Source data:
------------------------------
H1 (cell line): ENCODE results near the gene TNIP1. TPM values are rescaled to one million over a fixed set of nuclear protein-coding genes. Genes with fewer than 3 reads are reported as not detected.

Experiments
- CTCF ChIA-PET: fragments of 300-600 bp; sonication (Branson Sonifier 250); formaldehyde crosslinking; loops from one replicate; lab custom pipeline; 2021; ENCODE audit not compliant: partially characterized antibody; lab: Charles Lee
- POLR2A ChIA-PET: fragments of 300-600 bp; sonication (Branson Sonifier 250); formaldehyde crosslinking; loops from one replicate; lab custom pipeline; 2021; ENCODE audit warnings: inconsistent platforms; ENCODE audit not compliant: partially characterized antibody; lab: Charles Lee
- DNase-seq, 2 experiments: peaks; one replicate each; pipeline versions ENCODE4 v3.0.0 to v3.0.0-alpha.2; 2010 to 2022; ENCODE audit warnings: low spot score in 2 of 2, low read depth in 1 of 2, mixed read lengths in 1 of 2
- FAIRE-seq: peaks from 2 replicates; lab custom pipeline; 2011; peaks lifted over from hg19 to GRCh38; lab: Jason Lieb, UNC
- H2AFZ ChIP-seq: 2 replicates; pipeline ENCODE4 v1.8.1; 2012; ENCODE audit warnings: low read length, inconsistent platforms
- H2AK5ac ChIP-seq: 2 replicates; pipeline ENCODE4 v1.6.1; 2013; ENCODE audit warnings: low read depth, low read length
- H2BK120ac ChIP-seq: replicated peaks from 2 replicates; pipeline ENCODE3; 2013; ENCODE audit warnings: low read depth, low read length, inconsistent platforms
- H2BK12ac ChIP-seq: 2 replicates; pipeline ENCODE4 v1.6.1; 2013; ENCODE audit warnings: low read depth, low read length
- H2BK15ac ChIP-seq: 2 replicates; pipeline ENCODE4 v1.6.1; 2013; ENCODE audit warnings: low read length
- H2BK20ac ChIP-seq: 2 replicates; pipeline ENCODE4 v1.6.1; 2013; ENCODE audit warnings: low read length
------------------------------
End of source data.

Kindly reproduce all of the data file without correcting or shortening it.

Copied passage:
H1 (cell line): ENCODE results near the gene TNIP1. TPM values are rescaled to one million over a fixed set of nuclear protein-coding genes. Genes with fewer than 3 reads are reported as not detected.

Experiments
- CTCF ChIA-PET: fragments of 300-600 bp; sonication (Branson Sonifier 250); formaldehyde crosslinking; loops from one replicate; lab custom pipeline; 2021; ENCODE audit not compliant: partially characterized antibody; lab: Charles Lee
- POLR2A ChIA-PET: fragments of 300-600 bp; sonication (Branson Sonifier 250); formaldehyde crosslinking; loops from one replicate; lab custom pipeline; 2021; ENCODE audit warnings: inconsistent platforms; ENCODE audit not compliant: partially characterized antibody; lab: Charles Lee
- DNase-seq, 2 experiments: peaks; one replicate each; pipeline versions ENCODE4 v3.0.0 to v3.0.0-alpha.2; 2010 to 2022; ENCODE audit warnings: low spot score in 2 of 2, low read depth in 1 of 2, mixed read lengths in 1 of 2
- FAIRE-seq: peaks from 2 replicates; lab custom pipeline; 2011; peaks lifted over from hg19 to GRCh38; lab: Jason Lieb, UNC
- H2AFZ ChIP-seq: 2 replicates; pipeline ENCODE4 v1.8.1; 2012; ENCODE audit warnings: low read length, inconsistent platforms
- H2AK5ac ChIP-seq: 2 replicates; pipeline ENCODE4 v1.6.1; 2013; ENCODE audit warnings: low read depth, low read length
- H2BK120ac ChIP-seq: replicated peaks from 2 replicates; pipeline ENCODE3; 2013; ENCODE audit warnings: low read depth, low read length, inconsistent platforms
- H2BK12ac ChIP-seq: 2 replicates; pipeline ENCODE4 v1.6.1; 2013; ENCODE audit warnings: low read depth, low read length
- H2BK15ac ChIP-seq: 2 replicates; pipeline ENCODE4 v1.6.1; 2013; ENCODE audit warnings: low read length
- H2BK20ac ChIP-seq: 2 replicates; pipeline ENCODE4 v1.6.1; 2013; ENCODE audit warnings: low read length